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Drugs influence teens

by Stephanie Yaipen, staff reporter

Art by John Kang.

A teenager’s group of friends begin using marijuana. She tells them she doesn’t want to try, but they tell her that she’ll feel good about herself. After a while, she becomes addicted. The marijuana is her gateway drug, and after that, she begins trying other things.

When kids become teenagers, they get rebellious. They learn new things, and their hormones increase.

According to Inspiration Youth, in 2008 over 22.2 million people from age 12 and over have dependence of drug over the past year. Not everyone is strong enough or smart enough to say no. Teens are more likely to try drugs because they want to be cool, because of peer pressure, or even because it just feels good.
“I took drugs because it made me feel good. I was depressed because of my girlfriend, when she left me I did drugs to not think about her. I am now in rehab I have been here for 7 months, I should of been done by now but I misbehave,” drug consumer Freddy Diaz said.

“I have a lot of friends that do drugs, I have tried it before but I don’t really like it. People say it makes them feel good but those people have problems in life, so the people who need drugs enjoy it more,” junior Marla Riera said.

According to the NIDA, “The brain’s limbic system works by giving you satisfaction when something good happens to you.  The first time you try any type of drug, you usually experience unnaturally intense pleasure. This activates the reward circuitry in your brain, releasing dopamine to carry the message so that whatever is causing the pleasure is good. Your brain begins to change because of the unnatural flood of neurotransmitters. The neurons sense that there is more than enough dopamine production, and so they reduce the number of dopamine receptors or make less dopamine, resulting in less dopamine signaling your brain.”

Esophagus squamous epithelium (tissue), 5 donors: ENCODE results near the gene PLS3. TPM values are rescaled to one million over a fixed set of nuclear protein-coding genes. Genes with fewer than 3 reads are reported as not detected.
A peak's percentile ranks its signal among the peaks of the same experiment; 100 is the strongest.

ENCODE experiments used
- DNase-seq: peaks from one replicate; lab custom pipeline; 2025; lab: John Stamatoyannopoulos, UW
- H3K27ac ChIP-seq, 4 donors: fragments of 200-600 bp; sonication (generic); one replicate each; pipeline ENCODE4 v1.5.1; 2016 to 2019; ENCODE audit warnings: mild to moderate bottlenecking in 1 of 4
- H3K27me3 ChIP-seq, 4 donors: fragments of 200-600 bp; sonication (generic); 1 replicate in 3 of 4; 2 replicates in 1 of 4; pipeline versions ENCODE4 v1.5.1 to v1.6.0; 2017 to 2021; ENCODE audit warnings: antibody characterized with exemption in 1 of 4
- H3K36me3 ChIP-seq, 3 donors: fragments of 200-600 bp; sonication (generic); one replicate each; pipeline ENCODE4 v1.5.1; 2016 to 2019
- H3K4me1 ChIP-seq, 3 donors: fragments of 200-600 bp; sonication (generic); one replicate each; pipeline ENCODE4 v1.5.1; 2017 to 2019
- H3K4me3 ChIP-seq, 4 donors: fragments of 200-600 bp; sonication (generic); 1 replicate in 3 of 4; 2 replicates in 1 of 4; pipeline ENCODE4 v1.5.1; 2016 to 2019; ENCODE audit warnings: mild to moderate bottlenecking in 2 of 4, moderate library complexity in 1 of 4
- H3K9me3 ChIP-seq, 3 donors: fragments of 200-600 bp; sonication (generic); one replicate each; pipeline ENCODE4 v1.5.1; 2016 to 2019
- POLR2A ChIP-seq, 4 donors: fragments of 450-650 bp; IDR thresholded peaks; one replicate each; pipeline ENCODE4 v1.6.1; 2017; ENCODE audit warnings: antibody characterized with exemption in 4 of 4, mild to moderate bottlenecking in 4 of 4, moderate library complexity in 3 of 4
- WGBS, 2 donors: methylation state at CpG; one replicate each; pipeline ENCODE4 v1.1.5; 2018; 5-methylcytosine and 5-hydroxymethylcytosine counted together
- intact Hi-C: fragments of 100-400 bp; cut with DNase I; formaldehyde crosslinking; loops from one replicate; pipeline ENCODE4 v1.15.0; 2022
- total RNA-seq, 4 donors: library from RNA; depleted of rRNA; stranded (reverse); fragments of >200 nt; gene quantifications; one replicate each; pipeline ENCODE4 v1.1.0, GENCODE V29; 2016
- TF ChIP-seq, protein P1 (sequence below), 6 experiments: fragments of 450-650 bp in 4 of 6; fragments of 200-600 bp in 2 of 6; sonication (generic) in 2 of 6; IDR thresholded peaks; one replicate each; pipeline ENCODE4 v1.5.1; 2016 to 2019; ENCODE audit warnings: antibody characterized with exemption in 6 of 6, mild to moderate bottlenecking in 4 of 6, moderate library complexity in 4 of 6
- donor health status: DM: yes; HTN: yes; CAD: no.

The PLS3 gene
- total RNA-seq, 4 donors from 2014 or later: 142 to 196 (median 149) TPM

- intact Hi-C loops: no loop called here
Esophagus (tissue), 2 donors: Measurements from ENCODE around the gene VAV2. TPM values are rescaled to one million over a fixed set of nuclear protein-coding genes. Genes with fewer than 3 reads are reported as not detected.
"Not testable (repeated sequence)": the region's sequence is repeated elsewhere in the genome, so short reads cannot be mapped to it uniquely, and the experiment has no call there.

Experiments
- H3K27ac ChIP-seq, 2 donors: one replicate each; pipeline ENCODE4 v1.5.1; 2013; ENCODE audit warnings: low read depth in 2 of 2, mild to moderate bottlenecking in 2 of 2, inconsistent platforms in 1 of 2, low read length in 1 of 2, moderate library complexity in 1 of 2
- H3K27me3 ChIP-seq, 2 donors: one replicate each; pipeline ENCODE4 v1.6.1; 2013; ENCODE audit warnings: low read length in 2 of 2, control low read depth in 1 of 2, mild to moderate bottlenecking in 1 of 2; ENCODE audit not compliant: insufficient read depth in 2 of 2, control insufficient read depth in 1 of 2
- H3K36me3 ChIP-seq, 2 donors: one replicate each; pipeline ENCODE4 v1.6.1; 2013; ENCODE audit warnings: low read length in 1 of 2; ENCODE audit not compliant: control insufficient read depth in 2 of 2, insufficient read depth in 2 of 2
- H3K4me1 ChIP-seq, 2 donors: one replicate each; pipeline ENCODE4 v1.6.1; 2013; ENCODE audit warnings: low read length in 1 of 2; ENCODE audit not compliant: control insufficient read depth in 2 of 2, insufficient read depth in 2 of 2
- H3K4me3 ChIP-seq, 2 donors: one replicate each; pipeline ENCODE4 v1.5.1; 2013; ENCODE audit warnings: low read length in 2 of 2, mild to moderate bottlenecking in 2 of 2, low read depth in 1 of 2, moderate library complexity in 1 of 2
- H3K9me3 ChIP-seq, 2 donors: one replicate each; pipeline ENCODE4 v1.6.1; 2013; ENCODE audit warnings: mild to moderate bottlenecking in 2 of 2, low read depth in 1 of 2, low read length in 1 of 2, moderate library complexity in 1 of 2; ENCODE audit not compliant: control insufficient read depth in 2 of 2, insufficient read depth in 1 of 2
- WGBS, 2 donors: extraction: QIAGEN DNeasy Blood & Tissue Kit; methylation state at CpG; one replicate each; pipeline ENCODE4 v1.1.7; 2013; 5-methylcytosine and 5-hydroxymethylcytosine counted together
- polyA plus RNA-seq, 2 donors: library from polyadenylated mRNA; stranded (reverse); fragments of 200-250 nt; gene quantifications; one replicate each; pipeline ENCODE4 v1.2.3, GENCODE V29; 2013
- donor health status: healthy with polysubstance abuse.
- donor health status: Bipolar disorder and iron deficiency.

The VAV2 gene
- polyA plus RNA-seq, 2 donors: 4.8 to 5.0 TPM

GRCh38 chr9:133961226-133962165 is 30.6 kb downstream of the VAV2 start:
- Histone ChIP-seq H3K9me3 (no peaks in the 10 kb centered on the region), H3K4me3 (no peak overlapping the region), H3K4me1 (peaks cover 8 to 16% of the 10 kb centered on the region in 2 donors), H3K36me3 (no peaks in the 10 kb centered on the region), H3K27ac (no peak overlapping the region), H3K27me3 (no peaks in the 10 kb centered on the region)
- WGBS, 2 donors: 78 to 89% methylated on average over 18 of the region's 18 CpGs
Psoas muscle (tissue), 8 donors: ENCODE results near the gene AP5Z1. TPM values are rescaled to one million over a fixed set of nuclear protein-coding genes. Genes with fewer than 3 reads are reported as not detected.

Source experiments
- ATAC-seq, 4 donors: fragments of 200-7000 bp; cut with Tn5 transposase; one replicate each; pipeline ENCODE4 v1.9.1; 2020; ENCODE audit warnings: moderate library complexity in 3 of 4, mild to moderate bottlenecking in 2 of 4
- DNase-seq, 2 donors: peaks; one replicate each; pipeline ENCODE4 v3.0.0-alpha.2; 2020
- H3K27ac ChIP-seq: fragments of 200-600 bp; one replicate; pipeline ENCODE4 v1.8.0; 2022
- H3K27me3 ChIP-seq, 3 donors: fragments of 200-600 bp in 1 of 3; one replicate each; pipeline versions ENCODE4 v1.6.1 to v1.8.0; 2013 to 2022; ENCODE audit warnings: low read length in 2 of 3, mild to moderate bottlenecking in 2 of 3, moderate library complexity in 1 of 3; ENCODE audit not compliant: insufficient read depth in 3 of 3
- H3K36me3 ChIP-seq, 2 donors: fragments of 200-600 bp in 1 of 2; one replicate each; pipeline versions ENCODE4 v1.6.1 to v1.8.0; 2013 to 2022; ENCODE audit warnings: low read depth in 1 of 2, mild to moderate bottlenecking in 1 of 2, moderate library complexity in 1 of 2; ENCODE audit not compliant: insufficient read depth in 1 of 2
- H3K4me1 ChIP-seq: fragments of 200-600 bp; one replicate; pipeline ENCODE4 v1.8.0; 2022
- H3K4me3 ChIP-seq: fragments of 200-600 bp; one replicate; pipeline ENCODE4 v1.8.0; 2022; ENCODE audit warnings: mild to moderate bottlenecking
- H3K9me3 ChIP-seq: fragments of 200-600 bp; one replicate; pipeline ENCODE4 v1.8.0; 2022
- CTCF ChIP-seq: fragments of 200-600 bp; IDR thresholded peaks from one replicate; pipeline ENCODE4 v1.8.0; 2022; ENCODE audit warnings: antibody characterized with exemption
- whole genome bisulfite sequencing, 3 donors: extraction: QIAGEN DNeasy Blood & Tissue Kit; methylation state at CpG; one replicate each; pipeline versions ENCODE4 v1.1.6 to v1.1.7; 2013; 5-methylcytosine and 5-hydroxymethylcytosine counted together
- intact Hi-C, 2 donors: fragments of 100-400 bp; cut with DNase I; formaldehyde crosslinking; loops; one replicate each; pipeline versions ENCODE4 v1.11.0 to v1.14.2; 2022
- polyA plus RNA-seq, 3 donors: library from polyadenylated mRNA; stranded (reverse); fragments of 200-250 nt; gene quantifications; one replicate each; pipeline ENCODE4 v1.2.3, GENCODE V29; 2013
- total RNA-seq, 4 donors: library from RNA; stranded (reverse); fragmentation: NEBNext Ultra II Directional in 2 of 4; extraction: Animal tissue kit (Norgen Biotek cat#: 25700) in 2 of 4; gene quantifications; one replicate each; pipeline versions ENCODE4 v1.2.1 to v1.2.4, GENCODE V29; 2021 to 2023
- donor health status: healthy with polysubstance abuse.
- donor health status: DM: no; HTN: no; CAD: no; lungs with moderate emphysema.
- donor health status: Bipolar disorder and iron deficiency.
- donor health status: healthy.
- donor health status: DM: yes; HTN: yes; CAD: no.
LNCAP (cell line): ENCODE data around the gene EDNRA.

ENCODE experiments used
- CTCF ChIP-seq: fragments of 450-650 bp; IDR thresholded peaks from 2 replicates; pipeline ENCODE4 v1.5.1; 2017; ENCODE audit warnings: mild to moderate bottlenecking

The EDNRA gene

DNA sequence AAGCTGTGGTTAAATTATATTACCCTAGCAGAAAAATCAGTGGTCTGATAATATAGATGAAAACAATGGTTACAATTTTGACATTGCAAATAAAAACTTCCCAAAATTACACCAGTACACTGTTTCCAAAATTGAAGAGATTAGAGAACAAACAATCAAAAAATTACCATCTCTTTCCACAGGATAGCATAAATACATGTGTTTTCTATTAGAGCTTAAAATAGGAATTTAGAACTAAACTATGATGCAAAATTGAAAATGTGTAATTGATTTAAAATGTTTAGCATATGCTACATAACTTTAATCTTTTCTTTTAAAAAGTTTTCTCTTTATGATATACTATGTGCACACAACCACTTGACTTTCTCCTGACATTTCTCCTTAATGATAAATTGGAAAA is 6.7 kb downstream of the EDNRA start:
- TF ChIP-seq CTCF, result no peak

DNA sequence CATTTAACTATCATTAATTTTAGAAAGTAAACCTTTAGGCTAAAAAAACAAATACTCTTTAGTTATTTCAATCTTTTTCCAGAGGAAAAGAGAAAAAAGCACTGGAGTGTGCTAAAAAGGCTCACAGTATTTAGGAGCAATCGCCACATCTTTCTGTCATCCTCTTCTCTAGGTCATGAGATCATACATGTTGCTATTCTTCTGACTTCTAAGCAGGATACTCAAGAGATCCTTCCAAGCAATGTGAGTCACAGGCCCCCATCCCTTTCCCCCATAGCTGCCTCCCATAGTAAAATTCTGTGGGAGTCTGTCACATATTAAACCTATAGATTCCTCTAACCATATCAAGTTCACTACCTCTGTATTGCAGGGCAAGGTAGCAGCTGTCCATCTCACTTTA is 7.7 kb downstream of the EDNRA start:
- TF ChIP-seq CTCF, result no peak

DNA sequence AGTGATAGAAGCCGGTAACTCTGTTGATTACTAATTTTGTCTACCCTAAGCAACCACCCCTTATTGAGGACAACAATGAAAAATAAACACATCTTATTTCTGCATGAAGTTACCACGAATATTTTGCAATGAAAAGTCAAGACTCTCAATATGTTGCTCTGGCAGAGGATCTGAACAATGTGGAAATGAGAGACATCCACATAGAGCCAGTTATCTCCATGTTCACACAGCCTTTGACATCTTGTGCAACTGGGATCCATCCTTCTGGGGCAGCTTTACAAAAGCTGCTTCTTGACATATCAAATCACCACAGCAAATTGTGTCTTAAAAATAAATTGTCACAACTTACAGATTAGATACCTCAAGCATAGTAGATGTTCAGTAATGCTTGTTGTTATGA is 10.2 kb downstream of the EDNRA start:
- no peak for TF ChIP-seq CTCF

Because this happens the circuits that cause pleasure is weak so it then needs drugs to help activate it. If no drugs is taken then the person may feel depressed and lifeless. This is called tolerance, which causes drug addiction.

Teens are introduced to drugs because of the environment  they are in.  According to  CSmonitor (, about 1 in 5 teens use drugs. Drugs can be used anywhere by anyone, but the question is why are teens an easy target to drugs. Teens use drugs because they are depressed, or because they want to fit in. Another reason may be because they live with it, or grew up knowing about it.

How it happens:        
Ten percent of people who use drugs become addicted. Environmental and genetic factors lead to addiction and to the use of drugs. (assessing Drug Abuse Within and Across Communities in

Neighborhoods in poverty have a high rate of drug abuse. Drug dealers are regular people in any neighborhood who sell drugs to make money. They aim to influence teens, especially to get money from them. Teens are easy to persuade and easy targets because they are growing and they are curious to try new things.

“Around my neighborhood there are drug dealers that have offered me weed but I said no,” junior Asad Arif said.

People are more likely to abuse drugs because the people they surround themselves with abuse drugs too. According to Livestrong, the groups that teenagers hang out with influence whether or not they’ll begin using drugs. Peers influence one another to use drugs by convincing them that drugs will make them feel good about themselves.